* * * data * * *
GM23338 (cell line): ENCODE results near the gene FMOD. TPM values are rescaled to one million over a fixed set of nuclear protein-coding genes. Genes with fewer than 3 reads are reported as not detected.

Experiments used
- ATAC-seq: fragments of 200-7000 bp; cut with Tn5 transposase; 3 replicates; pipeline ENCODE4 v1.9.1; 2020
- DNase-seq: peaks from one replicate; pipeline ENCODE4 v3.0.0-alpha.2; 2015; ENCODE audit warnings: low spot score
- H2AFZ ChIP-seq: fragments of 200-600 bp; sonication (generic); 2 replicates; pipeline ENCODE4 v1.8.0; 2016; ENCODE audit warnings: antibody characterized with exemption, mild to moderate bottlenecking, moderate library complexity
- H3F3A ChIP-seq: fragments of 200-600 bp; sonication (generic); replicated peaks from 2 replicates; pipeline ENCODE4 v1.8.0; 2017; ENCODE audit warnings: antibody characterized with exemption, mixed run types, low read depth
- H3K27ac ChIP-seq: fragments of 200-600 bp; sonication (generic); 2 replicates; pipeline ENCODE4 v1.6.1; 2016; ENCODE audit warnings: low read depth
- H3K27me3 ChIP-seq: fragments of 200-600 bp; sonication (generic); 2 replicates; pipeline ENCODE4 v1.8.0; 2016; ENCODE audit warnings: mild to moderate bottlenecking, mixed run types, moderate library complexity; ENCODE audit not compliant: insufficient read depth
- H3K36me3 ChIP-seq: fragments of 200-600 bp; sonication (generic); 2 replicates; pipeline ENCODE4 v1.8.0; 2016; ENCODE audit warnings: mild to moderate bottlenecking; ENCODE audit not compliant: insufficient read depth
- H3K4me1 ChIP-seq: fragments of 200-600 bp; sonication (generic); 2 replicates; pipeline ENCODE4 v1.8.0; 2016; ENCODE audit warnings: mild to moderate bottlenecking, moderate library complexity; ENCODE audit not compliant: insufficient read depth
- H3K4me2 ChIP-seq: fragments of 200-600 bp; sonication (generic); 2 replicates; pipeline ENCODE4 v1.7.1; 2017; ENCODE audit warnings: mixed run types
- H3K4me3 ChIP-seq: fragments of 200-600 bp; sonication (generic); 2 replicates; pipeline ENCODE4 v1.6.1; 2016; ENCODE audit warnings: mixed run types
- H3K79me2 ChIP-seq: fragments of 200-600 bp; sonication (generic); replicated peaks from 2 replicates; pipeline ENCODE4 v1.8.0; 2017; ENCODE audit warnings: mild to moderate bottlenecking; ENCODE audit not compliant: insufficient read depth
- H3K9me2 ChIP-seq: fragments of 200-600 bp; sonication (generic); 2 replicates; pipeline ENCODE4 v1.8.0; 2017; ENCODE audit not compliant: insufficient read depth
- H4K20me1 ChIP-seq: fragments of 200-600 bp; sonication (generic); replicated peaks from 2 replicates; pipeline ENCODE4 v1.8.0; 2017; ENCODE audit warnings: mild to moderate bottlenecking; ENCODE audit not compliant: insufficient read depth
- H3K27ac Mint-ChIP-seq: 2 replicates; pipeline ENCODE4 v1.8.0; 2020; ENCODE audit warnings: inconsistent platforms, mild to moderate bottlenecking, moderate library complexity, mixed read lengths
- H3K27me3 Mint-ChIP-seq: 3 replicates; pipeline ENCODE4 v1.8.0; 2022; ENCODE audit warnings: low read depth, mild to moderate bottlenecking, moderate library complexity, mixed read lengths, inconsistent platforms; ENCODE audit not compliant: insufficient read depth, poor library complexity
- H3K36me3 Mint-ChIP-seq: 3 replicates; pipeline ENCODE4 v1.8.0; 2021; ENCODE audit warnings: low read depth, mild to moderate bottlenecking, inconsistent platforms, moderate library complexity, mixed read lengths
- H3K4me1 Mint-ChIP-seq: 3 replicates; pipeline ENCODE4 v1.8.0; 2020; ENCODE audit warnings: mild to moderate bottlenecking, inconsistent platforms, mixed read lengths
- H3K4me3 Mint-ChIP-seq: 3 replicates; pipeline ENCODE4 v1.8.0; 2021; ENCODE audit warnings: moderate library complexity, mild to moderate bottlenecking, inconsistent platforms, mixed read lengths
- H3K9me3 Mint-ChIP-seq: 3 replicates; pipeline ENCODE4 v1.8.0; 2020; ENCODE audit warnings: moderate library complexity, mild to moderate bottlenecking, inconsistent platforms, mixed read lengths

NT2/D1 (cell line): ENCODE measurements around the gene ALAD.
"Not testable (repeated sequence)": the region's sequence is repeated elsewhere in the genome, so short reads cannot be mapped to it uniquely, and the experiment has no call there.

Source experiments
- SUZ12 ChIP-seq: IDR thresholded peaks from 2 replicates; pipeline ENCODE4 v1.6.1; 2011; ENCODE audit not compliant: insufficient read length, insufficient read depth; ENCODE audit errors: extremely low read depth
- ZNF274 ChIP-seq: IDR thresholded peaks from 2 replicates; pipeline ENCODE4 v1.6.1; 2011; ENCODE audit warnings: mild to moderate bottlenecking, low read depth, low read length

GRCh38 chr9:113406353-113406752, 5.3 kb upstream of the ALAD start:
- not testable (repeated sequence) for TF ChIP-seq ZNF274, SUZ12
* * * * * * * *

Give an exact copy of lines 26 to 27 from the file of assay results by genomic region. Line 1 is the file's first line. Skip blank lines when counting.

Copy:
- ZNF274 ChIP-seq: IDR thresholded peaks from 2 replicates; pipeline ENCODE4 v1.6.1; 2011; ENCODE audit warnings: mild to moderate bottlenecking, low read depth, low read length

GRCh38 chr9:113406353-113406752, 5.3 kb upstream of the ALAD start: